I started this blog because I wanted a space that would be completely in my control. I wanted a small corner of the internet that could look however I wanted it to and to talk about anything at all. I love that this blog is a jumble of thoughts and questions and talks about serious stuff in one post and goofy stuff in the next. But sometimes I get a little too caught up and anxious about maintaining this “randomness”. At times I am too preoccupied with writing articles on a range of topics that I fail to write the articles that are the most personal and really matter to me.
Sometimes I feel like I talk about mental health too much. There have been multiple occasions when I can remember actively avoiding bringing up a conversation about mental health. Thinking about that now I am disgusted. Somewhere along the line I got this idea in my head that if I wrote or talked too much about mental health that it would drive people away from me, from my blog, that I would be labeled a one trick pony, and that what I had to say would be deemed repetitive and meaningless. And so somehow, this little corner of the internet, that I created to talk about whatever I wanted and hoped that maybe something I had to say would touch someone else, became a space that I allowed to be dominated by anxiety over whether or not I seemed “relatable” or “relevant”.
This Wednesday October 25th it will be exactly 6 years since I told my parents about my self-harm. It’s been a little over a year since I started to tell my friends. It’s been a little under a year since I tattooed “pedal fast” on the outside of my wrist. And it’s been a little under 11 months since I told anyone with access to a screen all about my secret. It has been an emotional rollercoaster to say the very least. There have been setbacks. It has been hard. But if there is anything that I have learned, it is that conversations about mental health are among the most relatable and humanizing conversations we can have.
I fervently disagree with the idea that conversations about mental health don’t apply to all of us. While maybe each one of us doesn’t struggle with mental illness, statistically speaking, we all know at least one person who does. We often can’t see it and don’t always foster the best environments for our struggles and insecurities to be voiced. And so when the problem is invisible and silenced it is easy to believe that these are issues that don’t apply to us or the people we love.
In the past year I have had more people than I could have ever imagined come to me to talk about my story or to share their own. I have had these conversations while in trendy restaurants out to brunch and in fraternity house bathrooms and with people I have known for years and with people I had met only seconds before. In sharing my own story, I have been invited into so many others and that is a privilege I feel so lucky to have – it has been a reminder that we are not alone and that we are all more loved than maybe we will ever know. In each of these conversations I have been reminded that this dialogue is so important – that talking about what makes us hurt, what makes us feel stuck literally saves lives.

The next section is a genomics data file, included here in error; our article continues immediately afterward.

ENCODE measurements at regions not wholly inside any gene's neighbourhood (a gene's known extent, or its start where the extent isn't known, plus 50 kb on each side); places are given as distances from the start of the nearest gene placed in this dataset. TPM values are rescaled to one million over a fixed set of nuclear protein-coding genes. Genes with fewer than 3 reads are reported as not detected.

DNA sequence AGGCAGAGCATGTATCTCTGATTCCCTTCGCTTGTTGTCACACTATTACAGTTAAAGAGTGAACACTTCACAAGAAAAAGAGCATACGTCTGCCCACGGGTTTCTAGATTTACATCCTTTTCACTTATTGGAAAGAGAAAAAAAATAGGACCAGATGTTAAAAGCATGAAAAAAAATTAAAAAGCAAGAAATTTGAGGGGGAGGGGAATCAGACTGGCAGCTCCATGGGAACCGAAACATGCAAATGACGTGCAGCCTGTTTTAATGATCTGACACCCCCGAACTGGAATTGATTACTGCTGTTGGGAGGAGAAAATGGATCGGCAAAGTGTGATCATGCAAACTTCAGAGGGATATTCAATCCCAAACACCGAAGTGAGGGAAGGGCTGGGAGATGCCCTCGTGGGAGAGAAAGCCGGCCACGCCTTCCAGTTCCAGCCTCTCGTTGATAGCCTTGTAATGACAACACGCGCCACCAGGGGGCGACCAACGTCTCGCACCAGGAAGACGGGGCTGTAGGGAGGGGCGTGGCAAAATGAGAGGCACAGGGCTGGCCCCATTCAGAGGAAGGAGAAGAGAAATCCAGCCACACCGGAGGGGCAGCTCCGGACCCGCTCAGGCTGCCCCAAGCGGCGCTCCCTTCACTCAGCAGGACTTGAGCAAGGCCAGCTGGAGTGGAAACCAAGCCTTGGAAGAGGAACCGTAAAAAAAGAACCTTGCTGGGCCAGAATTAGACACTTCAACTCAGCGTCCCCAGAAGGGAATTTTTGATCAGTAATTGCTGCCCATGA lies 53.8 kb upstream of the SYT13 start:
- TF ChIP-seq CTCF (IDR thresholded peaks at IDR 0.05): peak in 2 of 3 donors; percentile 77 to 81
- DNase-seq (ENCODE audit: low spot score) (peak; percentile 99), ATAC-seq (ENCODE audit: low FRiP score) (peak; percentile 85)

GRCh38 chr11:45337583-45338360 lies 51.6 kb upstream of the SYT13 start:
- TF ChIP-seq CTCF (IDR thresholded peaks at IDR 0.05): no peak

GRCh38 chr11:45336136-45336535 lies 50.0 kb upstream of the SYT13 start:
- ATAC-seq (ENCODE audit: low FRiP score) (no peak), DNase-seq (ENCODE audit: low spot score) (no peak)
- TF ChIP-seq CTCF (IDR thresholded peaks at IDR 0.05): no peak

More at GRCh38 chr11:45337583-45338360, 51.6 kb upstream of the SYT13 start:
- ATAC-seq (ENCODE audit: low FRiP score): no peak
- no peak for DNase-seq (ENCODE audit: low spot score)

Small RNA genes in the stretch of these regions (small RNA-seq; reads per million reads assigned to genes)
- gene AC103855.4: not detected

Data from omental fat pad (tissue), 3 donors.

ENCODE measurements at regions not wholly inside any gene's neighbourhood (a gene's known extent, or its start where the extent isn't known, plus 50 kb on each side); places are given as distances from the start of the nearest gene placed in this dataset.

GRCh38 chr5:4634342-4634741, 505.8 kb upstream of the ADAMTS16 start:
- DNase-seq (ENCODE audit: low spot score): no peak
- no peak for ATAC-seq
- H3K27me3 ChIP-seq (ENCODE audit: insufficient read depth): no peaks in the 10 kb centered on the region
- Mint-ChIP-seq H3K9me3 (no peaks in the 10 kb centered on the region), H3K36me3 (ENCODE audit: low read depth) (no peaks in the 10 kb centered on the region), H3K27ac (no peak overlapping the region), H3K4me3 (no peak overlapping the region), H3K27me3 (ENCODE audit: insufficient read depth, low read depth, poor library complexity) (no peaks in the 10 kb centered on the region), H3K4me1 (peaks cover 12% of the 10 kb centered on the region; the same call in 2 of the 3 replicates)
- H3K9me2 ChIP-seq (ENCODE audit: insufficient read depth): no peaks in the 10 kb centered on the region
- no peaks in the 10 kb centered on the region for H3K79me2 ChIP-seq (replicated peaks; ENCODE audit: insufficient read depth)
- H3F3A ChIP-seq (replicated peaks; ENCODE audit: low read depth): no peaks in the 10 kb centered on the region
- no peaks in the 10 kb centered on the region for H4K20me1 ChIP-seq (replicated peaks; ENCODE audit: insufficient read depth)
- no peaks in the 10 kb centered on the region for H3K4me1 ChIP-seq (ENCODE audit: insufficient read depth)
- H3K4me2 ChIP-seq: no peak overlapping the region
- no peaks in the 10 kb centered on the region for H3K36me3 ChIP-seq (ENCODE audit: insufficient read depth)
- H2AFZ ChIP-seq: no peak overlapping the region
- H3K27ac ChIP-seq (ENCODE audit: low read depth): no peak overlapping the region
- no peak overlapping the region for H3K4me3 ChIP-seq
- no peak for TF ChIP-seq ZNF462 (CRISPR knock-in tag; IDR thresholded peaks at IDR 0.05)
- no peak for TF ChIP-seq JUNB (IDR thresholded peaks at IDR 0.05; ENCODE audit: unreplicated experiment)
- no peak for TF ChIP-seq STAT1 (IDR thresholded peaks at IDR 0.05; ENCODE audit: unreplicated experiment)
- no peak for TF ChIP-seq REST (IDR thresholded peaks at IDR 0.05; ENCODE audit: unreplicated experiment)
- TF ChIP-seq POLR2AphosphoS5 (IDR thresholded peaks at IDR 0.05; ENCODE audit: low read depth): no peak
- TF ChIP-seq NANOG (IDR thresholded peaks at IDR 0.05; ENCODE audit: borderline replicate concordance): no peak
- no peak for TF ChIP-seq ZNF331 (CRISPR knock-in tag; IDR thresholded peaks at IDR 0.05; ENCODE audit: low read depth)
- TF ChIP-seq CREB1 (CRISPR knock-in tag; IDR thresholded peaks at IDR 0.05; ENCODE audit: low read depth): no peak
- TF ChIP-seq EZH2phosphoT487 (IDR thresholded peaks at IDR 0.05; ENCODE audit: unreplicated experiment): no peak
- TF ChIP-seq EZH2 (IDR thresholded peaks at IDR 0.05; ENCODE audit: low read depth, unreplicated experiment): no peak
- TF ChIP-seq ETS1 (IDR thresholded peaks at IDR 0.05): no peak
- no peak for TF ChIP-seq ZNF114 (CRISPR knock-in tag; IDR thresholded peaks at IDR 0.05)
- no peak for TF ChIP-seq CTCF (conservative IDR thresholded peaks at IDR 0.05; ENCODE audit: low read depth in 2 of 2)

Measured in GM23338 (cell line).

But sometimes sharing the parts of us that feel broken or the secrets we’ve held onto for years just isn’t possible for us, or at least it doesn’t feel possible for us right now. And I don’t think that we should have to spill our entire life story in order to see and believe that there is a community around us that supports us. Every single one of us has felt stuck at some point. It is a part of the human experience to feel lost and confused. And we need to start publicly acknowledging that.
I have two hopes in publishing this article. The first is that I can start to escape the worry that comes when I want to write an article on mental health but fear that it won’t be a popular post or that it won’t seem interesting to enough people. The point of this blog was always to have a space to talk about anything I want and I hope to continue to push myself to do that. The second is that we all stop pretending that we aren’t connected. We are all connected to each other, all of our lives intersect, and yet we walk around pretending like our problems are unique to us and that no one else ever feels stuck like we do. I know that it is not just me that feels this way and I know that it’s not just you either. I know that while specific circumstances vary, that the feeling of being stuck, of being lonely, of being confused, of being lost, or of being broken are feelings we all have. And I hope that we all start trusting the communities around us to help us feel less alone.